What Do I Do If I Am Scammed By A Car Dealership?


Cars are a necessity for lots of people in Nova Scotia. People often go to a car dealership to buy new vehicles as they can get a good deal with a low-interest rate, and feel more protected purchasing this way than through private sellers. So, what do you do though, if you are scammed by car dealerships?

In this article, we’re going to take a closer look at what you should do if you’re scammed by your car dealer, how you’re protected in Canadian Law, and some signs to look out for to avoid scams.

What to do if Scammed by Car Dealership: The Facts

Unfortunately, dealership scams do occur sometimes, but there are things that you can do if it happens to you. The first thing you need to determine is whether you are a victim of a scam. Ask yourself the following questions:

  • Am I paying more in monthly payments than I was quoted or told in my original loan documentation?
  • Am I paying for a service I didn’t agree to?
  • Was I asked to pay upfront fees?
  • Can I still contact the car dealership?
  • Am I being threatened?
  • Are there blank spaces in my contract?

If the answer is yes to any of the above, you could have been scammed by the car dealer. But don’t panic yet. There are plenty of things you can do if this has happened to you.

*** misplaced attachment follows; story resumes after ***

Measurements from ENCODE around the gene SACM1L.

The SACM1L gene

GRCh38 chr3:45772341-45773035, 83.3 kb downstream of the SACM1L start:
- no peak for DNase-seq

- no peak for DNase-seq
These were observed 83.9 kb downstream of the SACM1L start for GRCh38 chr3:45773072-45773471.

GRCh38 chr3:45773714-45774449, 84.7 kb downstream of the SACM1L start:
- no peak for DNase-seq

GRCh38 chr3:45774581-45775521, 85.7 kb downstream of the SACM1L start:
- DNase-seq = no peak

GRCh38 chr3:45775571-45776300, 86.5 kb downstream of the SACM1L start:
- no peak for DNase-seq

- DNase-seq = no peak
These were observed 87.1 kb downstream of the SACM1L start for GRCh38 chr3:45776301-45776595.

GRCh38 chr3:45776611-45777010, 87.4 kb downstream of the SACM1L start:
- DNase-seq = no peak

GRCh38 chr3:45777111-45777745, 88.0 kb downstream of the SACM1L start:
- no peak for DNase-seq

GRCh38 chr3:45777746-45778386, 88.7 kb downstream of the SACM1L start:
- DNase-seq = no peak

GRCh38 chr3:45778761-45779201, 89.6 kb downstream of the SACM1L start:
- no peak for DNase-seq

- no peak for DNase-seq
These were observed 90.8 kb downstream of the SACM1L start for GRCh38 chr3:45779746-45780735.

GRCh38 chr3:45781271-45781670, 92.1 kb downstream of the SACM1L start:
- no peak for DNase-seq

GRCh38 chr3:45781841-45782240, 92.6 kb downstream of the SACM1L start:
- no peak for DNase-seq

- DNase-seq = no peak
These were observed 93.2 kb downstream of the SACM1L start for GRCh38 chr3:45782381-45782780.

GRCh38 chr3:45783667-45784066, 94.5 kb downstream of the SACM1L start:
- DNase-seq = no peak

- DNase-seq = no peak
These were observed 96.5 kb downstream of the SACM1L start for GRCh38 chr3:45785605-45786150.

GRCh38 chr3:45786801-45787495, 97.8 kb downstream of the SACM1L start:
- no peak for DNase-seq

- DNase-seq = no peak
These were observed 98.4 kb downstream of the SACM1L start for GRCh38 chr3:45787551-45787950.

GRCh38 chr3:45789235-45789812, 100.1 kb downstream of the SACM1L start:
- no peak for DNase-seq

If you cannot come to a reasonable resolution with the general manager of the dealership, you should report your experience to your provincial or territorial consumer affairs office. These agencies will help to protect your rights and interests. In Nova Scotia, you would make a complaint to the Department of Service Nova Scotia and Internal Services about any business you feel has treated you unfairly.

You will then need to contact your bank or credit union to stop any withdrawals pertaining to a fraudulent loan as well as the major credit bureaus in Canada (these are Equifax and TransUnion) to issue a fraud alert for your credit report. This ensures that no new credit accounts can be opened in your name.

The next steps to take include changing your passwords on all accounts that cover your finances. This step is just to cover your back and make sure you are protected. You should report the scam to the police and you may also consider filing a complaint with the Better Business Bureau.

Consumer Rights in Nova Scotia

The Consumer Protection Act in Nova Scotia provides you with the following protections::

  • The seller must have the right to sell the product to you
  • You must be able to own the product, once you’ve purchased it, without any hassle
  • A third party should not be owed any money for the product
  • The product you buy matches the description you were provided with before the purchase
  • What you buy will suit your needs and will be recommended based on the needs when they are communicated to the seller
  • The product is still of good quality when you buy it unless specific defects have been communicated to you
  • The product is new and unused unless otherwise communicated